When there is a rock in our path, we can stumble over it or use it as a stepping stone.

Wednesday, August 10, 2011

I choose stepping stone

In a comment on my post  "Blogs That Inspire"    where I asked readers for suggestions for blogs that inspire them, Karen suggested that I read CoffeeandChemo  .   I started to read it today.    The blog goes back to 2007.   For now at least I am starting with January 2009 to get a feel for the last two years of the author's life prior to her death from cancer.    I am glad Karen recommended the blog (and would still love to get more recommendations for blogs that inspire).

The January 26, 2009 entry states:

"Though I am religious, and I believe in God (most of the time), I am not one of these super religious types who believes that everything that happens is for the best. I don't believe that God did me any favors by giving me cancer."

That reminded me of something that I have been wanting to write about on here.    You will never see me call myself a victim (of dementia or anything else) or a dementia sufferer.      I absolutely believe that all of life's challenges including loss of loved ones, loss of home, job, terminal diseases, etc. are gifts to us as it during life's hardest times that we achieve our greatest periods of spiritual growth.  

I see these types of things as a pat on the back, a "you are stronger than you think you are, you have handled a lot already and I know you can handle this too.   You will be even stronger for having done so, and better able to empathize with others in the same position and thus help them too" message.     Sure we might feel like the pat on the back is so hard that it knocks us to our knees but that is the best position for prayer anyway.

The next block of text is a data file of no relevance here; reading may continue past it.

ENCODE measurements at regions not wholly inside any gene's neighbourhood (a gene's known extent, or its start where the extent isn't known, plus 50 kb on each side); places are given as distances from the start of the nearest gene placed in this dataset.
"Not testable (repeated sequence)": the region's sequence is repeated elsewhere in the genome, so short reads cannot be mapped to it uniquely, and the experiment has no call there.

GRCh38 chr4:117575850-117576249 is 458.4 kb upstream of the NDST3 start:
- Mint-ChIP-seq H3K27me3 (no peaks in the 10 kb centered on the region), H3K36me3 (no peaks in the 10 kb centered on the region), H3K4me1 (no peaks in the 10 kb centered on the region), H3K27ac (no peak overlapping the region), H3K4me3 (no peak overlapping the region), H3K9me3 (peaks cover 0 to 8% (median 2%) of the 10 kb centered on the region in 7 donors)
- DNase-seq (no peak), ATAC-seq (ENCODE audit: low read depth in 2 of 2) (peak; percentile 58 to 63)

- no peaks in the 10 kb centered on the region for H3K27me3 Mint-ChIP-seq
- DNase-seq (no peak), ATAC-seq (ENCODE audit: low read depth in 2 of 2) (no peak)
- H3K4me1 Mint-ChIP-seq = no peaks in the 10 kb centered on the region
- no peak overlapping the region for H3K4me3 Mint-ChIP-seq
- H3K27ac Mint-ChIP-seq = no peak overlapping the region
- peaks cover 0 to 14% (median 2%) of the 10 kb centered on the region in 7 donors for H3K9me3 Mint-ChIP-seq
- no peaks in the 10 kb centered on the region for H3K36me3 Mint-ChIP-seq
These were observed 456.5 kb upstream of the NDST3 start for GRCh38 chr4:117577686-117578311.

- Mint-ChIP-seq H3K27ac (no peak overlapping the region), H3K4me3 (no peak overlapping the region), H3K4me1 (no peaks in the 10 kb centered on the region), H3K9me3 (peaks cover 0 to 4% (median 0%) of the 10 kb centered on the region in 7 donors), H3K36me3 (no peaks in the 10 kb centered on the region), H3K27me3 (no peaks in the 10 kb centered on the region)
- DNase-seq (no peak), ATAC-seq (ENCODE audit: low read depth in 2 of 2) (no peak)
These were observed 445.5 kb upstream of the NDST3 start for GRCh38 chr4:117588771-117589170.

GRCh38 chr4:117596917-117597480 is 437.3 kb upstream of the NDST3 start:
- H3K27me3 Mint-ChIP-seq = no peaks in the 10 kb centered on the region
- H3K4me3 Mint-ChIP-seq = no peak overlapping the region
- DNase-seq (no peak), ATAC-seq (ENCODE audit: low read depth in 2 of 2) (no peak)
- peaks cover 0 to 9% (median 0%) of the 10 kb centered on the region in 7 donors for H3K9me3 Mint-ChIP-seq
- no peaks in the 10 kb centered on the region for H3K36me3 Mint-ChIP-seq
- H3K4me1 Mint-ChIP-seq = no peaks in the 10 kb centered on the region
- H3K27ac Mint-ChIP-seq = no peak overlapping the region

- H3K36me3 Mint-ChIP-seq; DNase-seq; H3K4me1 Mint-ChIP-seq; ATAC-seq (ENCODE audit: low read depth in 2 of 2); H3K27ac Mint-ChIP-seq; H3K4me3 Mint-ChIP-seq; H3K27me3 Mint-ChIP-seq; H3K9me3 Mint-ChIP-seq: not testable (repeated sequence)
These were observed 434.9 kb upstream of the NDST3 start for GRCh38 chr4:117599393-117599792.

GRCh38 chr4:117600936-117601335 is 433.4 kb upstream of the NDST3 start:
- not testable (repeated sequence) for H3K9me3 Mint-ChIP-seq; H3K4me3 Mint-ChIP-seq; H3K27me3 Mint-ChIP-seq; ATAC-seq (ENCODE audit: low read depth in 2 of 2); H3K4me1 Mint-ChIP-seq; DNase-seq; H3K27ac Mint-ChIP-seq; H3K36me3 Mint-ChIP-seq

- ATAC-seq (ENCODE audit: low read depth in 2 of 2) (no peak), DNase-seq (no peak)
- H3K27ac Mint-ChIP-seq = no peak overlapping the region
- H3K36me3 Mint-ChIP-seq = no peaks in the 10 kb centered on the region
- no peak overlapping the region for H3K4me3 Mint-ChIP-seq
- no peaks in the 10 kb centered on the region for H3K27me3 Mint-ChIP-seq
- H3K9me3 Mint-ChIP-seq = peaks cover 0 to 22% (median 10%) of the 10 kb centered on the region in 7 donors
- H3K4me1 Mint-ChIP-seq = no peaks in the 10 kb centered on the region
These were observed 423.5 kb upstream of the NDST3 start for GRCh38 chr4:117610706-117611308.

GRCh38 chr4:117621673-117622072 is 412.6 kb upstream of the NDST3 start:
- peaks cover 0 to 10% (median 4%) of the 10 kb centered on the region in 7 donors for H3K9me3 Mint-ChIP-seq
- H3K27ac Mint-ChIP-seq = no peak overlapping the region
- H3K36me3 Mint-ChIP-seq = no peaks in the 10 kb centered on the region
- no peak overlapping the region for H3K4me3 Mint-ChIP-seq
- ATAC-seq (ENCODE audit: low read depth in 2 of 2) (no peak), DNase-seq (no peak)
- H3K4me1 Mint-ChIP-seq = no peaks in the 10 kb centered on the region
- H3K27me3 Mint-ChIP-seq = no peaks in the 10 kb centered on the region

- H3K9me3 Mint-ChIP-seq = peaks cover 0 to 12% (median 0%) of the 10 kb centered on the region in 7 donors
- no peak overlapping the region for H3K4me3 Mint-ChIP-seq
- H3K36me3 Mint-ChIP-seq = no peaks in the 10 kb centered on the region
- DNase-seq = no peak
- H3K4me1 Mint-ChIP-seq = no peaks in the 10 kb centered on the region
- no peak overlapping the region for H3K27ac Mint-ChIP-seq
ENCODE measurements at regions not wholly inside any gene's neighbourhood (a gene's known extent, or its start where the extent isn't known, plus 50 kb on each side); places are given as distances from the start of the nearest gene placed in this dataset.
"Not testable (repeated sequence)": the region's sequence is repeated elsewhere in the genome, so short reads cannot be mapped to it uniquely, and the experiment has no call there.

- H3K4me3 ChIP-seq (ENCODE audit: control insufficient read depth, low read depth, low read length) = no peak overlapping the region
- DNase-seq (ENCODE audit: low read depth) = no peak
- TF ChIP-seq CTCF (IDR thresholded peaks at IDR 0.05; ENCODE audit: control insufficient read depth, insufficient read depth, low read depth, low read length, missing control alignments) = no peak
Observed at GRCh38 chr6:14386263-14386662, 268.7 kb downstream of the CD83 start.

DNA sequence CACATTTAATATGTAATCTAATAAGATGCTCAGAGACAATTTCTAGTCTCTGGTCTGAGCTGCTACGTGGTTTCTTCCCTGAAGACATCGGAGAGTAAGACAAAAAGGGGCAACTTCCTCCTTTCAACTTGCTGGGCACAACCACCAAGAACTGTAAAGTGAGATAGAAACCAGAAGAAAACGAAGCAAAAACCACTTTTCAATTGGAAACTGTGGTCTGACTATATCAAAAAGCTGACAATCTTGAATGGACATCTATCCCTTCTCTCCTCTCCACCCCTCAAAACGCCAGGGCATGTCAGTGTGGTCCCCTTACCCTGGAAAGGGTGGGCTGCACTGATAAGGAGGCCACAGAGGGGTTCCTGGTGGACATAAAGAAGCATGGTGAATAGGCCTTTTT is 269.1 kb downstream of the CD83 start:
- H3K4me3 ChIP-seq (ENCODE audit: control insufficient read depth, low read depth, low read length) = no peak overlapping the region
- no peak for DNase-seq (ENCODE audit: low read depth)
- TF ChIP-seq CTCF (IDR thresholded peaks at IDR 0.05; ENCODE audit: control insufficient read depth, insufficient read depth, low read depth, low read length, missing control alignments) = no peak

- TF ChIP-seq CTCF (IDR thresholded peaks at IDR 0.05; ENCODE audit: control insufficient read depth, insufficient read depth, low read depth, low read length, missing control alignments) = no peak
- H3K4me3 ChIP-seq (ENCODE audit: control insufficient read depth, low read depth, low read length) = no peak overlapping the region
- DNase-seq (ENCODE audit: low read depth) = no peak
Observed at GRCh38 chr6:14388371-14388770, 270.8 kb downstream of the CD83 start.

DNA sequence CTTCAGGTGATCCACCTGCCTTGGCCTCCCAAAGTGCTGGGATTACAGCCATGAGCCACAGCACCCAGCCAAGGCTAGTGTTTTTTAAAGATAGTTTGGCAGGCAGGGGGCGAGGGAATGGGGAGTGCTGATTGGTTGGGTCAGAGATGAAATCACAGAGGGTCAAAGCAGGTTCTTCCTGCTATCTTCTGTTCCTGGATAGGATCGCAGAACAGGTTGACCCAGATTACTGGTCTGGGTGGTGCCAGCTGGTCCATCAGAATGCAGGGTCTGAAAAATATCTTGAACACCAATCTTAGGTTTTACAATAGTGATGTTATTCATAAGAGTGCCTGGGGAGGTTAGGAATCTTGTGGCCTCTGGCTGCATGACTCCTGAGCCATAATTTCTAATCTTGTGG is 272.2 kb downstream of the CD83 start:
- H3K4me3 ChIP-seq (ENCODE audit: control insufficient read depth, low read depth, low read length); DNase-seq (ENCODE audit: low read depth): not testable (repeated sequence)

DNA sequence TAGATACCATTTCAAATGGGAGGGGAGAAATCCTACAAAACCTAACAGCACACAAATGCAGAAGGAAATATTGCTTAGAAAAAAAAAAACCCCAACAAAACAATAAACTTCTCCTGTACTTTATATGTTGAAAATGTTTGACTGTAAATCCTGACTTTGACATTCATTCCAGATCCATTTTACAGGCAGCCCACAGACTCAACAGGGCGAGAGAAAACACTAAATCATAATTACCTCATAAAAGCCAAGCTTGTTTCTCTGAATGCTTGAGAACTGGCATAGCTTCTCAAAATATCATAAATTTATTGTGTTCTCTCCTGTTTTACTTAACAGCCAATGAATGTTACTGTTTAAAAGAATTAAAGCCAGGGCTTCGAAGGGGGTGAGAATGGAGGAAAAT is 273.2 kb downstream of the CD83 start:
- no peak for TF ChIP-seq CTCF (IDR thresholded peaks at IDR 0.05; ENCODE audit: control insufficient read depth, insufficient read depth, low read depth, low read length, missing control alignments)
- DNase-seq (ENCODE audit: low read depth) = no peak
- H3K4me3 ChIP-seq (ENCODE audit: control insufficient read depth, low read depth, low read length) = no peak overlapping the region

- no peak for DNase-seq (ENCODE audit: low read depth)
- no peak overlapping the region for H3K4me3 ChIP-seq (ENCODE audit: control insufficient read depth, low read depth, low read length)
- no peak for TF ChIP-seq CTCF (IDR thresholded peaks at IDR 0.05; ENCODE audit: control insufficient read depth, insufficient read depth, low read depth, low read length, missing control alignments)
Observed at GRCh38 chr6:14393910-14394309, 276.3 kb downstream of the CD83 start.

If we keep our spiritual perspective, then good has to come out of anything that happens to us.     If we focus only on what we have lost or are losing and become guest of honor at our own "oh woe, is me, this is so unfair" pity party, we will lose precious opportunities for our own spiritual growth including the opportunity to be able to reach out to offer inspiration and strength to others.   

We cannot always control what happens to us but we can choose how we will respond to what happens!     We can choose our words and our thoughts.  Since our emotions are controlled by our words and thoughts, we can choose to continually return to a place of  internal happiness no matter what our external circumstances are.     At the top of this blog is one of my favorite sayings:

When there is a rock in our path, we can stumble over it or use it as a stepping stone.

I choose stepping stone!


Karen said...

I'm glad you're enjoying it. (Although "enjoy" might not be the right word.) RivkA also put one of her speeches up on YouTube. If the link is gone I can send it to you.

I am interested in whether you might be Jewish or have Jewish ancestors. Because this is a very Jewish position on suffering, and as I understand it the Christian perspective is very different.

Stumblinn said...

I converted to Judaism around 1978 (would have to look at my conversion certificate to get the exact date). The very rare times I am asked what my religion is, the answer is "Jewish," but I think of myself as spiritual rather than religious as what matters to me is soul growth rather than specific rituals.

My Major Adviser in college was a student of Mordecai Kaplan. My advisor was also the head of the Judaic Studies Dept (which is what I got my degree in) thus many of my courses had a Reconstructionist lean to them and I found much in the "let how you live your life show what you believe" teachings of Reconstructionism that appealed to me as I seemed to be surrounded by people at that time in my life who gave lip service to their religion but whose daily actions said something else all together.

I don't see a link atm (looked on the bottom and right side for it). Thanks, Karen.